The City of Philadelphia Mural Arts Program will celebrate the completion of a new mural by Jon Laidacker at the Capitolo Playground on Saturday, June 25. The City of Philadelphia Mural Arts Program is the largest public art program in the United States, uniting artists and communities through a collaborative process, rooted in the traditions of mural-making, to create art that transforms public spaces and individual lives. Artist Jon Laidacker worked with community members, assistant artists, and youth at St. Gabriel’s Hall to create this mural. During this process, participants learned about art making, community engagement, mosaics, and mural making. For information on attending the unveiling celebration, visit www.muralarts.org/event/mural-dedication-melting-pot.
Save the Date: Arts & Social Justice Conference
The Women’s Caucus for Art’s mission is to create community through art, education, and social activism through recognizing the important role that the arts play in our lives and acknowledging the power of the arts to affect positive change. In this spirit, the Arts & Social Justice Conference is intended to be a venue in which to explore the role of the arts in promoting social justice and quality in our communities and around the globe. The conference, sponsored by the Midwest Region of the Women’s Caucus for Art and the St. Louis Regional Arts Commission, is open to artists, activists, art historians, curators, community organizers, educators, arts administrators, students, and anyone interested in how art can change the world for the better.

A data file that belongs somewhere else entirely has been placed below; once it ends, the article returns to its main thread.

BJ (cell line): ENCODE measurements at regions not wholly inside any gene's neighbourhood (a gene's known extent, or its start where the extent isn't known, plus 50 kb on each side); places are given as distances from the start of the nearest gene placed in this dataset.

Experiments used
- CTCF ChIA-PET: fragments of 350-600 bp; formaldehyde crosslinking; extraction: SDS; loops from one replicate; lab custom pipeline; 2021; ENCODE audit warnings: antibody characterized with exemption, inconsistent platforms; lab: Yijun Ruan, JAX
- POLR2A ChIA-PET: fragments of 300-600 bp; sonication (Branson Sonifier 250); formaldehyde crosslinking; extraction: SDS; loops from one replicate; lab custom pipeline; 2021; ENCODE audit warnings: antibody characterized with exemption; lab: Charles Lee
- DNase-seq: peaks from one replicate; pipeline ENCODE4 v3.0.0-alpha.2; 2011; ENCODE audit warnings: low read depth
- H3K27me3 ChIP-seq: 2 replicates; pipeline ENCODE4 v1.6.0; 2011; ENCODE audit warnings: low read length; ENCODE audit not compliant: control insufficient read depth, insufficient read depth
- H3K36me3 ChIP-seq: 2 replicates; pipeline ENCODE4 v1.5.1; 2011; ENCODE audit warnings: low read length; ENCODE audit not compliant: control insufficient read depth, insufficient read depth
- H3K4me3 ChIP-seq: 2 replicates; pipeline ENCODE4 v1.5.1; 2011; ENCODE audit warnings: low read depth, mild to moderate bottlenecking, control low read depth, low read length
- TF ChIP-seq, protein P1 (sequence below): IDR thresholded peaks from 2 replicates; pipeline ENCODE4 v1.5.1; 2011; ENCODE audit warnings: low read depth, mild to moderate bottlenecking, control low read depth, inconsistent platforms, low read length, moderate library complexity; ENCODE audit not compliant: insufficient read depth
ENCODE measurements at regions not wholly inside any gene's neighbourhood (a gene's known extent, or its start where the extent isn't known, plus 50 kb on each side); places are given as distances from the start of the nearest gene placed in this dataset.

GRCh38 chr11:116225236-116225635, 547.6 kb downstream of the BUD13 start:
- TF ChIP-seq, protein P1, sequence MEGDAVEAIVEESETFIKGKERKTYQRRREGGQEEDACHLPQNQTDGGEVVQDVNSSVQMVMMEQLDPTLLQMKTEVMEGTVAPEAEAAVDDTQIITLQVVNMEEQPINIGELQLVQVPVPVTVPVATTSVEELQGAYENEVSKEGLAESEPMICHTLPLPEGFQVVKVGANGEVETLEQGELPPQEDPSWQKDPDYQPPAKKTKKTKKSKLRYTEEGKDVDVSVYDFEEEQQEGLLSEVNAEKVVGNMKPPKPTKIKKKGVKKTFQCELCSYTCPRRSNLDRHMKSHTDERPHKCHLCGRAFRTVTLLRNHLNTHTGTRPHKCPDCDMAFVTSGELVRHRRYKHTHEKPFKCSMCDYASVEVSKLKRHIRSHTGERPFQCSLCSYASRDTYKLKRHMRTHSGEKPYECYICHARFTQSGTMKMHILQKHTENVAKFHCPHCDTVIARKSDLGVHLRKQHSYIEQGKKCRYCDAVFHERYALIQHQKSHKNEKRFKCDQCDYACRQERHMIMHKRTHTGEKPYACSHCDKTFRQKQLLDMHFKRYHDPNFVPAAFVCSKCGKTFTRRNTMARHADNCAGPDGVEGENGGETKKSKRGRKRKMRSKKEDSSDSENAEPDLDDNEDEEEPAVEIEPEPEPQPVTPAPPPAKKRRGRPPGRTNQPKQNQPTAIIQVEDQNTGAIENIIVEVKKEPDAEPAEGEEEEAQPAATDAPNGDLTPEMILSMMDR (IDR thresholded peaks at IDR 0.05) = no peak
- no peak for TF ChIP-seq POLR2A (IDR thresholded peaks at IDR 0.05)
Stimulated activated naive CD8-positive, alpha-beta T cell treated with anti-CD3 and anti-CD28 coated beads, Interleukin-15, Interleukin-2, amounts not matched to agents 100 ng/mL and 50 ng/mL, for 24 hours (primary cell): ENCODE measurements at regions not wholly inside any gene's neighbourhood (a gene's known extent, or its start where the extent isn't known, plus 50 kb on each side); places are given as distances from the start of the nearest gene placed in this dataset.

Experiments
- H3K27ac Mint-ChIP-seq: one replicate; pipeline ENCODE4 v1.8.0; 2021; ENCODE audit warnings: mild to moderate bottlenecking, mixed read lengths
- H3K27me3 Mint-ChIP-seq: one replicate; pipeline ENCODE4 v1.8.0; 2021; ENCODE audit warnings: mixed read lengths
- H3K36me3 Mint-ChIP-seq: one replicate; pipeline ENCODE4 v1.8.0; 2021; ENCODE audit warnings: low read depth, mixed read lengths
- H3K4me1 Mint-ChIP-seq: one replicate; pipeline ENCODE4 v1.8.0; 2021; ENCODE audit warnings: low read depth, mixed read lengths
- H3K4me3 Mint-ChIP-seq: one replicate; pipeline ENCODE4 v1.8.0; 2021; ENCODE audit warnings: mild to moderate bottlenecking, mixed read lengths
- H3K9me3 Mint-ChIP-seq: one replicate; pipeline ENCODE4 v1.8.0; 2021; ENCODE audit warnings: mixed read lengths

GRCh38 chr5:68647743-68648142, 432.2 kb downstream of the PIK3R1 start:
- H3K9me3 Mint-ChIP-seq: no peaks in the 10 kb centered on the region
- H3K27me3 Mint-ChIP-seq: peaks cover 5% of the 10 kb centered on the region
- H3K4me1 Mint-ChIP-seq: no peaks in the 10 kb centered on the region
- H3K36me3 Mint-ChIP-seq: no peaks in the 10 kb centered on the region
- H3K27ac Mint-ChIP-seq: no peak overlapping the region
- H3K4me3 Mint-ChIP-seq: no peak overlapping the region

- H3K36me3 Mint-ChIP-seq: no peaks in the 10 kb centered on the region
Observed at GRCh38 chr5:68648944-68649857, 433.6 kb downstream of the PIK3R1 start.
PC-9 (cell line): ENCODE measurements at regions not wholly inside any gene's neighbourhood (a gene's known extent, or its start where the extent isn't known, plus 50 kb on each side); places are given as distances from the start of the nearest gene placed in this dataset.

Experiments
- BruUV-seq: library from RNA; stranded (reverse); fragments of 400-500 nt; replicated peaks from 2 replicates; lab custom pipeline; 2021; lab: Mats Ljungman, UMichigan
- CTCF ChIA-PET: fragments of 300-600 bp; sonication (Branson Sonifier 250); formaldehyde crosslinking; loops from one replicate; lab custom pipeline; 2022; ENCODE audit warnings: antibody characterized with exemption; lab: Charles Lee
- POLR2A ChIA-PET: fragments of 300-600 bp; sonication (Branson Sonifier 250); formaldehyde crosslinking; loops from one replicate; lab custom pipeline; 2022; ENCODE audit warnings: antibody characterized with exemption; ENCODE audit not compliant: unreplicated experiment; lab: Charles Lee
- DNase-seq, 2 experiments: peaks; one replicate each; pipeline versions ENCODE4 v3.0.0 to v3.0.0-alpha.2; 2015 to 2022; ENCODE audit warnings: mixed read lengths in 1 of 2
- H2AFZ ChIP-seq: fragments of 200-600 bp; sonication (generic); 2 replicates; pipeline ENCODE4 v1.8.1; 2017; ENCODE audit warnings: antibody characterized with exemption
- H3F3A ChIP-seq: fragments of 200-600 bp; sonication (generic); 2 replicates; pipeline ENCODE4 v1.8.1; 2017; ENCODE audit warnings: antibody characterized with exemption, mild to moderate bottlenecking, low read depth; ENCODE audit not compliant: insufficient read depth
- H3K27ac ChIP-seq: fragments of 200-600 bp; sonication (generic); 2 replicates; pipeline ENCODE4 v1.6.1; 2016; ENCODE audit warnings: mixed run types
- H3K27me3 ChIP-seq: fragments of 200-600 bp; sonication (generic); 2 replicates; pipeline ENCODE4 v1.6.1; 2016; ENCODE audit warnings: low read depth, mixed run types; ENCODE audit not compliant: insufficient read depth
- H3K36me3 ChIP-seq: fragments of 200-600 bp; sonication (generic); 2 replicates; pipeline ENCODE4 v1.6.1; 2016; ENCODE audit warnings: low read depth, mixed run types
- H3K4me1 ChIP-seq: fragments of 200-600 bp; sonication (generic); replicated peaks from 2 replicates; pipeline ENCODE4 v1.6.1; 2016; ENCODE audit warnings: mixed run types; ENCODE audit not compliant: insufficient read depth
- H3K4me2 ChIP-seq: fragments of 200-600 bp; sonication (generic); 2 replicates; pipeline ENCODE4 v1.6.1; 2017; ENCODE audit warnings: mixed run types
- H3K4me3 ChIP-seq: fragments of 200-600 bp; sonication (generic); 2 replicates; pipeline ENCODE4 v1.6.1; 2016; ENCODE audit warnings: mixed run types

Watch for Registration Details: Imaging America’s 2011 National Conference
Imagining Americas’s 2011 conference in Minneapolis focuses on the theme “What Sustains Us?” Hosted by the University of Minnesota, it will include on-campus sessions, seminars, and a day of visits to metropolitan and rural sites where transformative collaborations are forged between Minnesota’s diverse higher education institutions and communities. Examples of community explorations include : The Theater of Engagement (In The Heart of the Beast Puppet and Mask Theater), Public History as Public Commons (Minnesota History Center), and Models of Community-Initiated Research (Center for Urban and Regional Affairs, University of Minnesota). The keynote address, titled Seeding the Future, will be a conversation between collaborators artist, activist, and Senior Fellow in Agricultural Systems, University of Minnesota Seitu Jones and Dr. Rose Brewer, African American & African Studies, University of Minnesota. For conference information, visit www.imaginingamerica.org/conferences.html.